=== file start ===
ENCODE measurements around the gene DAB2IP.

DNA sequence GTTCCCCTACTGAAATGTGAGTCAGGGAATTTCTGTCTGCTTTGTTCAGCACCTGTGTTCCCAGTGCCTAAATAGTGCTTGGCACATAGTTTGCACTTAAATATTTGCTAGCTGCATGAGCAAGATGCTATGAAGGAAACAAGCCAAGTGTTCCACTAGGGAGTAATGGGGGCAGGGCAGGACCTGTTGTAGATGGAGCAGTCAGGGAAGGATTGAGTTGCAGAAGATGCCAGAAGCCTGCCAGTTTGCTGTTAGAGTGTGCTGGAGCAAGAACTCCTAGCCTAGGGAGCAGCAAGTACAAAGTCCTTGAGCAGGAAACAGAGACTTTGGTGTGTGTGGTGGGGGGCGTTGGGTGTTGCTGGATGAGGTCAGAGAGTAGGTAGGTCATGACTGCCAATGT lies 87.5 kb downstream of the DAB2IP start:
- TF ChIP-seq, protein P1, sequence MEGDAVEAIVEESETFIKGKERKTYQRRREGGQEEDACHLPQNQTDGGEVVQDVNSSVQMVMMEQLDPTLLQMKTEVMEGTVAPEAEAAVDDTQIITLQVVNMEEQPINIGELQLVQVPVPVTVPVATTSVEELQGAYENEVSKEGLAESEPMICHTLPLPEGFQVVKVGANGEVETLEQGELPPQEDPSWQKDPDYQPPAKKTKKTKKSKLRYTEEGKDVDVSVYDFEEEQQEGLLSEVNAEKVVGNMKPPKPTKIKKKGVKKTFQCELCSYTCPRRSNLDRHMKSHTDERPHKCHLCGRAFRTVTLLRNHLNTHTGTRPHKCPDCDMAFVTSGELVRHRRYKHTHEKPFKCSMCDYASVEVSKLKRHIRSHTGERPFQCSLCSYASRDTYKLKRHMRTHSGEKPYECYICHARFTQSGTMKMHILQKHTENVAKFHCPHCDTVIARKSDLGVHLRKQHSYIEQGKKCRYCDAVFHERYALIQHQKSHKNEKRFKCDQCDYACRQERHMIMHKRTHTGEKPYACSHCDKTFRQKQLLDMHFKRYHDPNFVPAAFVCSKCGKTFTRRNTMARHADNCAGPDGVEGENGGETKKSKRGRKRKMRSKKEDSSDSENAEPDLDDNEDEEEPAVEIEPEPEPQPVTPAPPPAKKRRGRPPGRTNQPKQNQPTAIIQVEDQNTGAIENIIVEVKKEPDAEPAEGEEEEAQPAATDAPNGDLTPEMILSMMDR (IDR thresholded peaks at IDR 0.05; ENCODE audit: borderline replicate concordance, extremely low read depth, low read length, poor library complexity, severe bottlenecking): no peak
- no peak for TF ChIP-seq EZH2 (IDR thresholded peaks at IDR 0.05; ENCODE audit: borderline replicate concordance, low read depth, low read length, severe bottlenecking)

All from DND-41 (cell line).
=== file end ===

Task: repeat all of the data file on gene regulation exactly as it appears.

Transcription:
ENCODE measurements around the gene DAB2IP.

DNA sequence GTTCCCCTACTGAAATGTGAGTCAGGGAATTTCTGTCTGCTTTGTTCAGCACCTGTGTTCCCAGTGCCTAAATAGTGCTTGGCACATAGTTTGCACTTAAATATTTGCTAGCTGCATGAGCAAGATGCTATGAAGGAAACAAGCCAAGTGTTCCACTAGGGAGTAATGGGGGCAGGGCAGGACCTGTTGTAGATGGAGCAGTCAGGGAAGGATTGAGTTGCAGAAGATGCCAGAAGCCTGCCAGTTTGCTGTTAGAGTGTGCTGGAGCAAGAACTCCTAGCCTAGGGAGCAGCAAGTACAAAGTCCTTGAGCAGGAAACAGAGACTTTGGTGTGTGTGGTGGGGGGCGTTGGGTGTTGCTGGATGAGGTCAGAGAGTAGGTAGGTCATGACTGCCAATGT lies 87.5 kb downstream of the DAB2IP start:
- TF ChIP-seq, protein P1, sequence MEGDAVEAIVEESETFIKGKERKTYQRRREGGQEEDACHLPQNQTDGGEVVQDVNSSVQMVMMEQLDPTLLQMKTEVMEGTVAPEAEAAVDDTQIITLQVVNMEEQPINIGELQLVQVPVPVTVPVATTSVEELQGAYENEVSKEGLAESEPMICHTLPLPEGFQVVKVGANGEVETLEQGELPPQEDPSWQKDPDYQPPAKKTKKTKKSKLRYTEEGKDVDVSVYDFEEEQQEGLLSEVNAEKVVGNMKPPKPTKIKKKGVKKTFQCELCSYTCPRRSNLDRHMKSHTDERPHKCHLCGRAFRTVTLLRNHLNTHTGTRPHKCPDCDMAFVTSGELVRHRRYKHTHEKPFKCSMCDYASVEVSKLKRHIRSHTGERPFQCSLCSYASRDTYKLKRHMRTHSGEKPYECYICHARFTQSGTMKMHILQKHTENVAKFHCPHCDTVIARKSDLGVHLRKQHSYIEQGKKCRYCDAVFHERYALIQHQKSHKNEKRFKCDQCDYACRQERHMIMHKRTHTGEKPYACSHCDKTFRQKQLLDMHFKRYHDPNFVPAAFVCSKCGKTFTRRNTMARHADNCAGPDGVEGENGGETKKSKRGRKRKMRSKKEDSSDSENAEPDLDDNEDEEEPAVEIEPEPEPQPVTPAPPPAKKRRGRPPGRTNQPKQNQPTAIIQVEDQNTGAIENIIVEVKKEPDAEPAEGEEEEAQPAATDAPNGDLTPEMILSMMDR (IDR thresholded peaks at IDR 0.05; ENCODE audit: borderline replicate concordance, extremely low read depth, low read length, poor library complexity, severe bottlenecking): no peak
- no peak for TF ChIP-seq EZH2 (IDR thresholded peaks at IDR 0.05; ENCODE audit: borderline replicate concordance, low read depth, low read length, severe bottlenecking)

All from DND-41 (cell line).